The Covid-19 pandemic affected health systems worldwide, and its impact is now being felt on the infectious disease, tuberculosis (TB), caused by the bacterium Mycobacterium tuberculosis. The pandemic has impeded access to TB care, both directly via drug and clinic access, and indirectly via loss of funding and resources, as described by the World Health Organization (WHO) 2021 Global Tuberculosis Report. GlobalData epidemiologists expect a temporary decrease in diagnosed incident cases of TB and a temporary increase in TB deaths resulting from the Covid-19 pandemic across the 16 major pharmaceutical markets (16MM: US, France, Germany, Italy, Spain, UK, Japan, Australia, Brazil, Canada, China, India, Mexico, Russia, South Africa, and South Korea).
According to the WHO Global TB report, newly reported TB cases dropped from 7.1 million in 2019 to 5.8 million in 2020, an 18% decline. This was associated with consequences of the Covid-19 pandemic such as lockdowns, fear of leaving home, reduction in healthcare capacity, and confusion between TB and Covid-19 symptoms. This reduction in case reporting increased the discrepancy between reported cases and estimated TB incident cases. In the 16MM, GlobalData epidemiologists forecast that diagnosed incident cases of TB will increase from 3.6 million cases in 2022, to 3.8 million cases in 2027. However, the impact of Covid-19 on both the global population and on healthcare access and mortality rates may result in diagnosed incident cases falling below current forecast estimates. It is unclear how much time will be required for these metrics to return to pre-pandemic levels as case reporting catches up.
TB mortality was also affected by the pandemic. TB was the leading cause of infectious disease deaths until 2020, when it was deposed by Covid-19. Even so, global TB deaths increased during the Covid-19 pandemic in 2020, marking the first increase in TB mortality since 2005. In fact, TB mortality returned to 2017 levels, with 1.5 million TB deaths. The WHO predicts that global TB mortality will not return to previously expected levels until at least 2024.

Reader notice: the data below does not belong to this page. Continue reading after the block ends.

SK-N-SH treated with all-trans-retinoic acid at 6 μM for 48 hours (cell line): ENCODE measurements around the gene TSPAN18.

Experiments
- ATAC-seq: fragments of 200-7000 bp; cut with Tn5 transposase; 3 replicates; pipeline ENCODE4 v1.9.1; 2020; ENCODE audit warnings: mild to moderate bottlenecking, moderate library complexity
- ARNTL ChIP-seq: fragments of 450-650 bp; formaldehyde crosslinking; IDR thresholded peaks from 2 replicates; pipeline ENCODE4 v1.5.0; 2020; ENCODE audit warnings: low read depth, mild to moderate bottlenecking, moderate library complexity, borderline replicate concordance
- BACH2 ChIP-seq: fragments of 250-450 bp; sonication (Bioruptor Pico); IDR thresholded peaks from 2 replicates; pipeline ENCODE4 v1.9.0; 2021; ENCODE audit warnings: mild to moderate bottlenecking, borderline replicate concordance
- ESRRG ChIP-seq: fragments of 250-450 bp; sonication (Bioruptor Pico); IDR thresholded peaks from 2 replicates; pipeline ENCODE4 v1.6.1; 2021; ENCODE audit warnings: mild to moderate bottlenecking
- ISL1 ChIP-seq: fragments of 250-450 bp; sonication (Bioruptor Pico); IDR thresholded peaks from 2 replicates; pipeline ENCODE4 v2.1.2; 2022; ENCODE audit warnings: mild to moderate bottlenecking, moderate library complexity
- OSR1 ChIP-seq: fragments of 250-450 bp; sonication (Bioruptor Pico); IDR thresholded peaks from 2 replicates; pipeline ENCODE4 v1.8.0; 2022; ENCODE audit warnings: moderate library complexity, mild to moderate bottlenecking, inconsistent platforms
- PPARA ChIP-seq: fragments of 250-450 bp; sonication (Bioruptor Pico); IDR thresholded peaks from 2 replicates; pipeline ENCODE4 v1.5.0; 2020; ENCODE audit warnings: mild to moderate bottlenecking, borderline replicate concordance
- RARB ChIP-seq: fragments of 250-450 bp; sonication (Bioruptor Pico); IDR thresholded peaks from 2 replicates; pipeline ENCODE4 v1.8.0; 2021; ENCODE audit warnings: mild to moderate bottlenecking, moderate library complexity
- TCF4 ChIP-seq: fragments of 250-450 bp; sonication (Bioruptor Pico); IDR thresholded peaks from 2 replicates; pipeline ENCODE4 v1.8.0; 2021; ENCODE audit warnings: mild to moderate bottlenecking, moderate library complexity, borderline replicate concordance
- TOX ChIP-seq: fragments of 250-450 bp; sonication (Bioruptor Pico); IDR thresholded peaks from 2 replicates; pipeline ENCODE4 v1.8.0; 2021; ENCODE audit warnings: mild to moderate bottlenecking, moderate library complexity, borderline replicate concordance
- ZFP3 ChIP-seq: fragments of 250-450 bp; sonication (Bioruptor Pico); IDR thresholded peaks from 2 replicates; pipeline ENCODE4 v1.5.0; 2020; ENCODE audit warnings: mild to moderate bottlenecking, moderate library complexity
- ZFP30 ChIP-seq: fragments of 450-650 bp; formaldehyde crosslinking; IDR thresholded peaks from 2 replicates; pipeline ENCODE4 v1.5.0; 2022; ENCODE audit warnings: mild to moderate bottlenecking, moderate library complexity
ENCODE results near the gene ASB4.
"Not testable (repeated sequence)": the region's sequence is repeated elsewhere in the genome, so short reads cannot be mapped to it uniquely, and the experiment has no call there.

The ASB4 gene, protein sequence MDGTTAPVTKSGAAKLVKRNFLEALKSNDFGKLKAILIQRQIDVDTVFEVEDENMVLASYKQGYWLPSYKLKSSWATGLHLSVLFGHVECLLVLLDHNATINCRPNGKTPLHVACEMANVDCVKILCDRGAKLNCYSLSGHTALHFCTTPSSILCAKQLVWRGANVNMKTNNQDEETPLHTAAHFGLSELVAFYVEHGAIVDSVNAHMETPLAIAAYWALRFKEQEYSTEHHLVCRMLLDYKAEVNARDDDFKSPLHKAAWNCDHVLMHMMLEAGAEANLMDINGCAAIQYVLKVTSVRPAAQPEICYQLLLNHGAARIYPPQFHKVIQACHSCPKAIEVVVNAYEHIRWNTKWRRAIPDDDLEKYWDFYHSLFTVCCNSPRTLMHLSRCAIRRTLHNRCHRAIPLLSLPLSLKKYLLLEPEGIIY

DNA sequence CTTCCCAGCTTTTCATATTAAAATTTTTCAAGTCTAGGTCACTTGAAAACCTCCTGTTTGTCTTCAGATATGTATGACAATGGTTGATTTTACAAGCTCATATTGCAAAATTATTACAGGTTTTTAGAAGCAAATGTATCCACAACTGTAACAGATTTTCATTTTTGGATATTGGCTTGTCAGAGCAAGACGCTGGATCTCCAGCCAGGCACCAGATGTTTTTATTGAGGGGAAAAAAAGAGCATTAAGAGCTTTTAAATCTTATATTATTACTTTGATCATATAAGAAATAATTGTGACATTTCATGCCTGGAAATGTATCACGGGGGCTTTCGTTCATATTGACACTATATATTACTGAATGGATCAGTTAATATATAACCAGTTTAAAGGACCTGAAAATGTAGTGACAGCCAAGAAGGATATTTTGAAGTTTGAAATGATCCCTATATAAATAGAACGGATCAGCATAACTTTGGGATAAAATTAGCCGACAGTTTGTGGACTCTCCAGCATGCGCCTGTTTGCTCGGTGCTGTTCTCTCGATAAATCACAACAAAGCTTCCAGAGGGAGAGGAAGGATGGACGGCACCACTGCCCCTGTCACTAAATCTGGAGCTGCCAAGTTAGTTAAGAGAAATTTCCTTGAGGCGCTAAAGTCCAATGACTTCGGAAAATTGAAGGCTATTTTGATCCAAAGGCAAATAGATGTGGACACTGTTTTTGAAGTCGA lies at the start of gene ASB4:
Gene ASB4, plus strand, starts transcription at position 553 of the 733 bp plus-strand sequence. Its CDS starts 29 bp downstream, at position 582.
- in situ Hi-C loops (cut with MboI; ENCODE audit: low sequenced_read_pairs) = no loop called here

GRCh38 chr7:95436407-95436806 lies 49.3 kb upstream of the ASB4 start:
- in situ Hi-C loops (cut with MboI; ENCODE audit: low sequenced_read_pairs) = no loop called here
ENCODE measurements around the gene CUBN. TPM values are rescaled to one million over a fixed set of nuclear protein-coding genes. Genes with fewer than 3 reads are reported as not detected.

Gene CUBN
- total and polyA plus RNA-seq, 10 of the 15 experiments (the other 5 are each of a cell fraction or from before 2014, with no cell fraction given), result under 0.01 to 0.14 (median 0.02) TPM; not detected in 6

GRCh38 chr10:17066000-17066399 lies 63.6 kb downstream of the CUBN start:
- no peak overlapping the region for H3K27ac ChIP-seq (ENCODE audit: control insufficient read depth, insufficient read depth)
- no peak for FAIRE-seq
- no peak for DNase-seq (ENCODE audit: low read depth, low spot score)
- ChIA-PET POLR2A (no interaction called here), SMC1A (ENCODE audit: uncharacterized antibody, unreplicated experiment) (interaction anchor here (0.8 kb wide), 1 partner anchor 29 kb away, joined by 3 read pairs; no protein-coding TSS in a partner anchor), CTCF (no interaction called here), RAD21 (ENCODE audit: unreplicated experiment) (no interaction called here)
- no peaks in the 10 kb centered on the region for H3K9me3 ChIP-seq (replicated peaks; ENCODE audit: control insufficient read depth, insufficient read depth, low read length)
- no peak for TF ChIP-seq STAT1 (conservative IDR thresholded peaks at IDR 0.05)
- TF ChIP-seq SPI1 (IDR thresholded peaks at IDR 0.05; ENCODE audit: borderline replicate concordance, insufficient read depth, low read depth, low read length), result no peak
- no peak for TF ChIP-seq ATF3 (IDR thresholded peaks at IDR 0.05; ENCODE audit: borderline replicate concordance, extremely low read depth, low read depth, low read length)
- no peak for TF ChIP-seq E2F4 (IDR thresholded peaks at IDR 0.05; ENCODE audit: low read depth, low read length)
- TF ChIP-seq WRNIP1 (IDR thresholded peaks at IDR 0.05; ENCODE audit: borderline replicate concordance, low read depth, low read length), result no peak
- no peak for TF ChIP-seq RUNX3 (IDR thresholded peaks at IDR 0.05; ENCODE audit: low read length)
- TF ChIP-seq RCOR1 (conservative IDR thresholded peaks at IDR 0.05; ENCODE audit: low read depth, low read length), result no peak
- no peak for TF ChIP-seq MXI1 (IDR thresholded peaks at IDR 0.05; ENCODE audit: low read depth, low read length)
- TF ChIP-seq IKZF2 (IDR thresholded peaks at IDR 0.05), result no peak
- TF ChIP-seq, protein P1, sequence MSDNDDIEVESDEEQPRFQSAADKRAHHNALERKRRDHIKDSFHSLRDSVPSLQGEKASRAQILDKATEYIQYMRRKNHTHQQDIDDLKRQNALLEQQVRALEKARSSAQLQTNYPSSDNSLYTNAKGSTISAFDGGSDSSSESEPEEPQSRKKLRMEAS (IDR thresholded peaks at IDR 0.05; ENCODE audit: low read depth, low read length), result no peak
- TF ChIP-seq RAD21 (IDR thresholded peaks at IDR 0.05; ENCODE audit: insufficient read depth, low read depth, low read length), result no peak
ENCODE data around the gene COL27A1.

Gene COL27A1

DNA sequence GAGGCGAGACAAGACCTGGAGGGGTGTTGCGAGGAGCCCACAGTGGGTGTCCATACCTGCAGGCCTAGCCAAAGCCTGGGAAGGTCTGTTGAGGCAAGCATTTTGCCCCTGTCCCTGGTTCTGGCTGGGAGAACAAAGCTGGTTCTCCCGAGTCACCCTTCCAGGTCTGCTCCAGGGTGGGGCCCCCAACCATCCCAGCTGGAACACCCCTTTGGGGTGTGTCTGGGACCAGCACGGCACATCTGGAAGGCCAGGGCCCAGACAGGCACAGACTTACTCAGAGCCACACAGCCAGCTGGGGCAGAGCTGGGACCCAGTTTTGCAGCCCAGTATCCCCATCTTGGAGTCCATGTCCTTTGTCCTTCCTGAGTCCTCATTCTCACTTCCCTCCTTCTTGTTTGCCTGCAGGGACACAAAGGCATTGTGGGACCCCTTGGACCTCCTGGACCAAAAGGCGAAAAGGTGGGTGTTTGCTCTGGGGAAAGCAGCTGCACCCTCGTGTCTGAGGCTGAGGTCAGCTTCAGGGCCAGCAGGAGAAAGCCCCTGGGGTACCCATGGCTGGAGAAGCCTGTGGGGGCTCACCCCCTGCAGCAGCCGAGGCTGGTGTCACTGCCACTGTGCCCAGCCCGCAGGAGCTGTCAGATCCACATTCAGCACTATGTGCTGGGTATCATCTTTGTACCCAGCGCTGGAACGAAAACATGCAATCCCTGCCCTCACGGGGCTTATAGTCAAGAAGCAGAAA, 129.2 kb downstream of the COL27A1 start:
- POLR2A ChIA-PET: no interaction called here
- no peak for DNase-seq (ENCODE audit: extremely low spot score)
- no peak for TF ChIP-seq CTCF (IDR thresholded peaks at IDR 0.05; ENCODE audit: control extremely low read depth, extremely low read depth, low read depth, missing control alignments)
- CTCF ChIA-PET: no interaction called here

The changes in TB mortality are more abrupt and dramatic than TB incidence for a variety of reasons. The onset of TB is very slow, so delay in diagnosis is not as urgent as delay or disruption in treatment. Disruptions in antibiotic access also affected treated cases more strongly than undiagnosed cases because antibiotic non-compliance can lead to increased risk of drug-resistant TB. Decreased income also affects likelihood to seek treatment but not mortality.
Logistic impacts of the Covid-19 pandemic may perpetuate barriers to appropriate care and exacerbate TB under-reporting and mortality in upcoming years. This includes physical impediments, like supply delays, funding insufficiency, and decreased income, and nutrition levels of populations globally. This impact can be ameliorated by focusing public health efforts on re-establishing medical access to remote areas, and increasing emphasis on major infectious diseases like TB.